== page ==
Panama Canal, Panama City, Panama
Called the eighth wonder of the world, the canal cuts 48 miles across the isthmus. The best observation spot on the Pacific side is at Miraflores Locks, a 15-minute taxi ride from the city center. The visitors' center has four exhibition halls, a navigator simulator, interactive modules, nifty canal models and an observation deck for watching the locks in action. The visitors' center is open 9:30 am-4:30 pm with an admission fee of $8 for adults and $5 for children. The terrace and dining room overlooking the locks is open daily 10 am to 10:30 pm.
Anton, Cocle, Panama City, Panama
An easy two-hour drive from the capital, El Valle is a favorite weekend retreat for wealthy Panamanians, because it is cooler than the lowlands and offers opportunities for cycling, horseback riding and hiking. Kids will like the Butterfly Garden, the "square" trees behind Hotel Campestre and the small El Nispero Gardens and Zoo where the nearly extinct Golden Frogs may be spotted. Located on the broad floor of an extinct volcano crater, it still has some active hot springs, although nothing fancy.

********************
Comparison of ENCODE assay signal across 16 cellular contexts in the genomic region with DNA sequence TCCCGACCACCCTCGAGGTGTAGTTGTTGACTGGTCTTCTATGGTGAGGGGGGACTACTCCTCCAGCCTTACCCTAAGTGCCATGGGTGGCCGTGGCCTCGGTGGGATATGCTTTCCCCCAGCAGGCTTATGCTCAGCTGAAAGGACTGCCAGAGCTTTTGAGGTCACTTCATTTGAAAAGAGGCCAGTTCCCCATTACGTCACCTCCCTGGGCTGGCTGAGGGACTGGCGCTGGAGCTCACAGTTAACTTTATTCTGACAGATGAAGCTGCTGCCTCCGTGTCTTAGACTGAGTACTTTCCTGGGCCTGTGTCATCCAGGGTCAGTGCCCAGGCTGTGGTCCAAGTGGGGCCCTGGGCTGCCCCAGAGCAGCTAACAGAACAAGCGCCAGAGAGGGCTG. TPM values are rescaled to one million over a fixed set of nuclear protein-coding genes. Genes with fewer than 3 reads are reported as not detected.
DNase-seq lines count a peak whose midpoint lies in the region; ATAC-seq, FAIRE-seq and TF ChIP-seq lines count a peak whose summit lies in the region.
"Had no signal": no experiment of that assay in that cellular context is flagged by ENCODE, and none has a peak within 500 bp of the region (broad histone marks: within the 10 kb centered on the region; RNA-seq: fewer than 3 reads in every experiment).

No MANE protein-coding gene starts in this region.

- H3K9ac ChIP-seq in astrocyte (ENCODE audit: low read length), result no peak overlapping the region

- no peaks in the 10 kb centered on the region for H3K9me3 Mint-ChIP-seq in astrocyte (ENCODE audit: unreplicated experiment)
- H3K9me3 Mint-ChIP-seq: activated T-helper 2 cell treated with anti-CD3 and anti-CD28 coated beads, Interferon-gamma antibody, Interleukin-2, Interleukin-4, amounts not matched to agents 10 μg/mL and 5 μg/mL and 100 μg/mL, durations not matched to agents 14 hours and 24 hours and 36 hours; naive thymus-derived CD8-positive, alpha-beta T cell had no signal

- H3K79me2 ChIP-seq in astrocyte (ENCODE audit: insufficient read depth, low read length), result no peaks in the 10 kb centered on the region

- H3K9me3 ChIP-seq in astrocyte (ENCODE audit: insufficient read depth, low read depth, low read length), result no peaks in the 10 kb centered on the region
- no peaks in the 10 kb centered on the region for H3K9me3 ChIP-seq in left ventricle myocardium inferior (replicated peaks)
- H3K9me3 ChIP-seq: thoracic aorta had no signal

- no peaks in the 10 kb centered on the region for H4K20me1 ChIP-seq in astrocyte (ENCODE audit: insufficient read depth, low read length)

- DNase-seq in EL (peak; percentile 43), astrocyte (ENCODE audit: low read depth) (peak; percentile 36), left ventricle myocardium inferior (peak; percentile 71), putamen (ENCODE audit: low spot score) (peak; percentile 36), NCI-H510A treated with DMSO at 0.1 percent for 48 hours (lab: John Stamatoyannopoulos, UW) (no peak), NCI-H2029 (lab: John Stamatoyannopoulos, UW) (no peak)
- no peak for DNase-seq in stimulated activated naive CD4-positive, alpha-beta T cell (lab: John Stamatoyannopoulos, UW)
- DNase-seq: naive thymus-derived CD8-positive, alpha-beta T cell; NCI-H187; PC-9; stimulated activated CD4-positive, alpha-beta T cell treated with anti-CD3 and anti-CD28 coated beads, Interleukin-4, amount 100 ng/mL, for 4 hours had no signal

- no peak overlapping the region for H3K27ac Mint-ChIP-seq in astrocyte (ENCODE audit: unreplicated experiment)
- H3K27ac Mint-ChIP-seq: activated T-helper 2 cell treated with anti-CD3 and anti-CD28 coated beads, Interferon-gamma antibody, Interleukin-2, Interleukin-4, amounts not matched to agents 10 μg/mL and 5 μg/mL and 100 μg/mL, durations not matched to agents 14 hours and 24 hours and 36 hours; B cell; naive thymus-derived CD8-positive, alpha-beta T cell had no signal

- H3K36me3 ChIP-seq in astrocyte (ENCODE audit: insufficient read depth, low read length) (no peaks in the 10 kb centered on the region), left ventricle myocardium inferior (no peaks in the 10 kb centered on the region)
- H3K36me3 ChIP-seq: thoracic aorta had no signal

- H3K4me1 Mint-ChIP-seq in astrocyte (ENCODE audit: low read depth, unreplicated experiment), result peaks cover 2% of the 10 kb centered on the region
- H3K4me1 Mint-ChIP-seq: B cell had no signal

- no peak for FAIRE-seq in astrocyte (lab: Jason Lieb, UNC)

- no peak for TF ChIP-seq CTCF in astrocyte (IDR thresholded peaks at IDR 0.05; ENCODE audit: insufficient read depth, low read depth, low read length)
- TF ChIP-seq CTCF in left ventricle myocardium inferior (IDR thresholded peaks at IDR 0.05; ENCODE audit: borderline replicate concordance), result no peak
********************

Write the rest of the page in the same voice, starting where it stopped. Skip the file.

Pearl Islands, Panama City, Panama
One of the some 200 islands in the archipelago just off the Pacific coast, Contadora is the best known of the Pearl Islands because of its resorts and luxury weekend homes. It offers dazzling, often deserted, beaches and shady lanes. August to October, humpback whales and their young can be spotted in the surrounding waters. Whale-watching tours leave from the island and Panama City. Sometimes whales can even be seen from the beach. It is only a 20-minute flight or a 90-minute ferry ride from the bustle of the capital.